North grapples with water scarcity

by Nuusita Ashipala

Ongwediva

Governors in two northern regions have expressed concern over the drought and water scarcity following erratic rainfall over the past few years.

While the central government has put in place measures to mitigate the drought by assisting drought-stricken communities, many rural communities are struggling to secure food and water.



During their state of the region addresses delivered in June the governors of Oshikoto and Oshana revealed some of the projects in place to fight poverty.

Henock Kankoshi of the Oshikoto Region listed the drought and its devastating consequences as major challenges. His plea was for the region to propose to government possible solutions to assist the poor rural community.

In the quest to fight water scarcity, Oshikoto has during the 2015/16 financial installed 16 boreholes, 41 water pipelines, rehabilitated 11 water pipelines, while several other water measures are also expected.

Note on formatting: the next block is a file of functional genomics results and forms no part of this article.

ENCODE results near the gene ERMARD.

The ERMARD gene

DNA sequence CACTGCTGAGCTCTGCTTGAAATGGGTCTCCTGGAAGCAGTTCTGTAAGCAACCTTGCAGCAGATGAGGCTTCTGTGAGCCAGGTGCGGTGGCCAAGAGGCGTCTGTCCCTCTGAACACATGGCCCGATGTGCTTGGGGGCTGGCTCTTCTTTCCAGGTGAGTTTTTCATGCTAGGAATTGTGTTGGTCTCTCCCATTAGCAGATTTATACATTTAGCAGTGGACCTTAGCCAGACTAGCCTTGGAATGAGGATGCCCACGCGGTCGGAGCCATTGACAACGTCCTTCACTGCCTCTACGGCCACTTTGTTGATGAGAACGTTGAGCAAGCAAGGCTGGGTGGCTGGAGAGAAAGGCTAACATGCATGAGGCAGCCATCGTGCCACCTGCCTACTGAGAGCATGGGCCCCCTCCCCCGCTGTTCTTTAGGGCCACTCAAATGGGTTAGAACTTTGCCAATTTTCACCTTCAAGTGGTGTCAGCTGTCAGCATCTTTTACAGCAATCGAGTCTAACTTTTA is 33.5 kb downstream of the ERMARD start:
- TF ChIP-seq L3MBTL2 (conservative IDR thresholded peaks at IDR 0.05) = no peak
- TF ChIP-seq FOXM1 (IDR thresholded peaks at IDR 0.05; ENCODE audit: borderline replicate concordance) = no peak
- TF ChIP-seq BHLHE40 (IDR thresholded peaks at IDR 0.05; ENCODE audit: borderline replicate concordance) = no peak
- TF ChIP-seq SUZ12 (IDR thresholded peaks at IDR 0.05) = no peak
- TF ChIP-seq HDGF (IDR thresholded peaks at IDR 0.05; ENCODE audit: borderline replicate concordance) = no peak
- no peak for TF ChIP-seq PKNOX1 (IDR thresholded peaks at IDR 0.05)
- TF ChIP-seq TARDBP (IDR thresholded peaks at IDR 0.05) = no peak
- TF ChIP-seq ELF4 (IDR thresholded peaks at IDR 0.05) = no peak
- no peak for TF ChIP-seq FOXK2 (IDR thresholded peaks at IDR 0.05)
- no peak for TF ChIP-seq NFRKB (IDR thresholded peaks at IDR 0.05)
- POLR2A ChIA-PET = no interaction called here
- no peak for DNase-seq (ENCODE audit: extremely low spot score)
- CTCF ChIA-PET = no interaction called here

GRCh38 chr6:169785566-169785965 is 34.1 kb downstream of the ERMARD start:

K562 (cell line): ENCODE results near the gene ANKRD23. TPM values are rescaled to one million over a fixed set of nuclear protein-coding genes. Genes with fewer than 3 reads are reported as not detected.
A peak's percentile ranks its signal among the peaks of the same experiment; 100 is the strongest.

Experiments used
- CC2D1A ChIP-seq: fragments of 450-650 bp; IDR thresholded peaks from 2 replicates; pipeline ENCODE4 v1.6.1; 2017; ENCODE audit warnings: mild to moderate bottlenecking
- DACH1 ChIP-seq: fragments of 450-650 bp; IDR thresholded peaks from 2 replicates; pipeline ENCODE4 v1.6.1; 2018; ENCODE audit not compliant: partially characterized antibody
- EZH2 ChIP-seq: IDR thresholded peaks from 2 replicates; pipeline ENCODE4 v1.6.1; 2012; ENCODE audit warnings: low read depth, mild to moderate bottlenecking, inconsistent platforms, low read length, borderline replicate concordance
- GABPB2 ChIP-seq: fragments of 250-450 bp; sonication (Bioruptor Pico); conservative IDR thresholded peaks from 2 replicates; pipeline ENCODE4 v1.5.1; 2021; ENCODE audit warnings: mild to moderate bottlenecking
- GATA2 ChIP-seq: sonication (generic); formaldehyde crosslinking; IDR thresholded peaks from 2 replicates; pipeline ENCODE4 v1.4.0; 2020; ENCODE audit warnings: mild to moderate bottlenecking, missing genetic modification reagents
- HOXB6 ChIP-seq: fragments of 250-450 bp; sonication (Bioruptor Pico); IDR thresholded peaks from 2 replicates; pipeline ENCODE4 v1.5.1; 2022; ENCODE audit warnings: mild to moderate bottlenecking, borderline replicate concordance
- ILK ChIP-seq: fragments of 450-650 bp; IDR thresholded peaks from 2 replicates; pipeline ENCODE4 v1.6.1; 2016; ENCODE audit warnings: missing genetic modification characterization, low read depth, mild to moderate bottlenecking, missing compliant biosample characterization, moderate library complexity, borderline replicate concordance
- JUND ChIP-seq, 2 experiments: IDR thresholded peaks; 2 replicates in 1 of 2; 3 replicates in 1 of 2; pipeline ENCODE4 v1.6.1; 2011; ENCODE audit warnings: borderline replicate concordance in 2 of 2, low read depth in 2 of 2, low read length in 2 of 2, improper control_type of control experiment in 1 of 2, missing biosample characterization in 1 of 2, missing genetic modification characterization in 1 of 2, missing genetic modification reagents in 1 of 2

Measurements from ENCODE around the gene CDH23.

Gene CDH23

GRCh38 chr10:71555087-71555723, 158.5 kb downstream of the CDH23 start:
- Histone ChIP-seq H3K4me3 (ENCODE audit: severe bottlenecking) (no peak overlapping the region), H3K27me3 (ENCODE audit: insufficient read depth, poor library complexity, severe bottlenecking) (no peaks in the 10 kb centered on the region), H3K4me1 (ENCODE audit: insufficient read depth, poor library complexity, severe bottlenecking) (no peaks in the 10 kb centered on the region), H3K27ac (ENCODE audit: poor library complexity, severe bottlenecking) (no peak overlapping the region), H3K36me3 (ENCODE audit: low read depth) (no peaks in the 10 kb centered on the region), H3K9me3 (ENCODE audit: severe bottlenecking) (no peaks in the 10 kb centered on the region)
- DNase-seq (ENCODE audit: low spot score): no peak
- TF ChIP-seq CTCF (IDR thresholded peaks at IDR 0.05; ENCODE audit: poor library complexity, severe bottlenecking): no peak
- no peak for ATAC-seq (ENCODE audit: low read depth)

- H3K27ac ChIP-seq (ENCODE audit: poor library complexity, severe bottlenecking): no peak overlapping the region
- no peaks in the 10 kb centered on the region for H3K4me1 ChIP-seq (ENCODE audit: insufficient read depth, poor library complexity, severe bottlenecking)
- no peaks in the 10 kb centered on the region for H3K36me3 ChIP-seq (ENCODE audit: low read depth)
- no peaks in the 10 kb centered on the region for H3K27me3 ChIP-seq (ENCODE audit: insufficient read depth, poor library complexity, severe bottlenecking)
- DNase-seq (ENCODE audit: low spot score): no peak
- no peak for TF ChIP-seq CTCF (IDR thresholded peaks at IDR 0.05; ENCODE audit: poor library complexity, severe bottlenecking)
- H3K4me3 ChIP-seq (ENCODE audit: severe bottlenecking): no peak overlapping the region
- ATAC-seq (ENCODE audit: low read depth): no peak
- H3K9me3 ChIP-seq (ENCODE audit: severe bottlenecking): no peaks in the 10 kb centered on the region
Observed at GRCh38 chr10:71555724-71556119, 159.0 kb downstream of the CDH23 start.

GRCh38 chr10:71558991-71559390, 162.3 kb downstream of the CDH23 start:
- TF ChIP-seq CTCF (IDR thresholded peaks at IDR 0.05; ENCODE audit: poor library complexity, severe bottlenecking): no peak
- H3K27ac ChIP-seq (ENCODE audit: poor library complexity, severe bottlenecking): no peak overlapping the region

“These and other challenges are mammoth. However, they are not in themselves insurmountable but we are geared towards taking immediate steps to arrest them head-on, and find amicable solutions so that our country and its people achieve prosperity and economic independence as per the Harambee Prosperity Plan (HPP),” stated Kankoshi.

Governor of the Oshana Region, Clemens Kashuupulwa, said money was assigned to excavate earth dams.
“Regional councils are tasked with identifying priority areas,” further explained Kashuupulwa.
Many rural communities are forced to drink salty water from self-drilled boreholes or travel long distances to acquire water of better quality.

Livestock in areas such as Otamanzi Constituency of Omusati Region, Nehale lya Mpingana, Eengodi and Okankolo of Oshikoto Region walk up to 20 km to get water, while donkeys and donkey carts are used as a mode of transport to secure water.

In the meantime, technicians are at Uuvudhiya, Ompundja and Okatyali in Oshana Region to establish how water can be provided.
While the drought continues, government has extended the drought relief programme to July this year.

The extension will cost N$89 million from the National Emergency Disaster Fund in the Office of the Prime Minister. The 2015/16 drought programme had initially ended in March.

More than 500 000 Namibians have stretched their food supplies to the limit and rely entirely on government’s drought relief programme.

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